Lowering Criminogenic Risk Factors
We’ve learned enough about the existence and definition of the risk factors. We’ve also seen examples of how they work to predict crime. What can we do to lower our risk?
Flip the factors.
Drug and/or Alcohol Addiction
Poor Impulse Control
Lack of Career and/or Education
Pro-Social Network (not isolation!)
Family Counseling/Boundary Setting
Drug and/or Alcohol Treatment
College and Job Training
Sneaky Criminogenic Risk Factors…..When What Looks Positive is Actually Fraught with Danger
Let us walk through an example together that illustrates how sneaky the criminogenic risk factors can be:
John Doe has just been released from jail. He has a methamphetamine addiction and has been recovering. He is clean from all drugs and alcohol now. He has a sister who is pro-social and supportive of him. He’s trying to start a new life for himself. John moves thousands of miles away from his old anti-social friends and is determined to make a healthy, happy future for himself. He has no college education, but works hard and is physically strong. He gets a job working for a busy construction company. His sister is thrilled. He has a plan to save money and has a work truck which is running although it’s old. some of the guys who work at the construction company are using drugs and John shares some of the things he learned in drug treatment with them and encourages them to start on a better path.
This situation looks positive at first glance.What are John’s criminogenic risk factors?
- Anti-Social Network. John has not drawn firm enough boundaries with his acquaintances. He is not solid enough in his new life to spend time, energy or effort attempting to help people struggling with current drug addiction. It’s only a matter of time before the law of constructive possession means that he gets arrested for being in a car or a place at the job where he’s near someone else’s drugs. His sobriety will not save him from a drug possession charge based on constructive possession. We do not review the law in this article, but Ascend students are taught the law of constructive possession and will cringe at the thought of being in the vicinity of someone who is actively in the throes of an addiction. John should have NO ONE in his network who is even remotely tied to drugs. NO ONE. UNDER ANY CIRCUMSTANCES.
John has a pro-social sister. He should be expanding the pro-social network so he has a group of people to socialize with as he starts his new life. Remember – a person’s anti-social network of today will be their co-defendants in the future!
- Lack of Career and/or Education. John is understandably proud of the fact that he’s working and saving money. That is an excellent accomplishment! John is at risk, however, because his job may not be stable in addition to the fact that he has anti-social co-workers. When we have an education or other career training, we are set apart from the general population. What are the qualifications for John’s construction job? A strong body and a willingness to do tough work. Many people have these qualifications. What if John had an AA degree in a construction related field? A business degree? An architecture degree? The job pool is a lot smaller and he would be more in demand.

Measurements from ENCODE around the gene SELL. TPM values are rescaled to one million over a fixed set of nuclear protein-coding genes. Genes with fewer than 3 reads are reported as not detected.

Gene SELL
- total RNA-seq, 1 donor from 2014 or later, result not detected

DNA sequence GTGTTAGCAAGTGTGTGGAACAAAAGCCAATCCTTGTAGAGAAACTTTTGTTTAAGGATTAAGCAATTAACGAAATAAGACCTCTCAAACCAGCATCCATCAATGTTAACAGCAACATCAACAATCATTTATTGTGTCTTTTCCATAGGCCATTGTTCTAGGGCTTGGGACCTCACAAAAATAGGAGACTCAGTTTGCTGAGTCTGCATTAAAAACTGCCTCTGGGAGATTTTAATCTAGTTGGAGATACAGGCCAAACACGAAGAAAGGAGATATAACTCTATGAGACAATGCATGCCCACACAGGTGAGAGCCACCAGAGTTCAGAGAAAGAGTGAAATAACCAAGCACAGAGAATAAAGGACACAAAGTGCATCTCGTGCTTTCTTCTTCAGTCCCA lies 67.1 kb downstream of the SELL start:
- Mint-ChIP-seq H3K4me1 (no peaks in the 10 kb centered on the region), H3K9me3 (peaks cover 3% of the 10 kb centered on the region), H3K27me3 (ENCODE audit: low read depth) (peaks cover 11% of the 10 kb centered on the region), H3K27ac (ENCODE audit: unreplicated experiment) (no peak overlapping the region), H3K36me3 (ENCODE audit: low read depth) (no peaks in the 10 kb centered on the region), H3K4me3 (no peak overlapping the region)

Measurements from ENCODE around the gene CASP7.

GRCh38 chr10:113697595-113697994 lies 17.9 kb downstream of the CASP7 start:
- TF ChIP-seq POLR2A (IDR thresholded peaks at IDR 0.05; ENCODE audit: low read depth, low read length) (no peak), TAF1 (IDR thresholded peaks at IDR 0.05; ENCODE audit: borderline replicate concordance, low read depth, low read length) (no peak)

What happens to John if the weather is bad and construction is slow? There is little stability then. John has no medical benefits. What happens to him if he’s injured? What happens to him if his addiction is triggered by the co-workers’ drug use and he needs treatment?
What happens if John’s truck stops working? How will he be set back? He has a small savings account, which is great, but he may need those savings to survive if the weather changes and he’s unable to work for a period of time. An entry level job will not provide John with the level of security he needs to become truly stable over the long term.
John’s better path is to enroll in college while he’s working at the construction company and to see that job as a temporary stepping stone to a better one. He should avoid his co-workers like the plague and should be taking his sister’s help in being introduced to people in her pro-social network rather than spending his time forging acquaintances with drug using co-workers. Once he establishes a pro-social network, he is likely to get offered better jobs as well. John needs to change his entire world in order to stay out of jail rather than replicate his old world in a different part of the country.
Lowering criminogenic risk factors is the key to avoiding jail, prison, and/or probation. It is the key to creating a healthier and happier life in which there is long-lasting success. Not one of my clients or students who has made the effort to exclude an anti-social network in favor of a pro-social one has ever regretted it. In fact, they have thrived personally and professionally.
This is not to say that lowering these factors is easy. In fact, it’s incredibly difficult. But small, consistent, determined actions can eventually yield lowered risk factors and a new start to life. The first step is to become empowered with the knowledge that the factors even exist. That knowledge has been the platform from which many of our Ascend graduates have changed their lives. It is incredibly hard. But our students are incredibly resilient and capable. When they are empowered with knowledge, they manifest positive change that would not have been possible had they been kept in the dark about these sneaky criminogenic risk factors.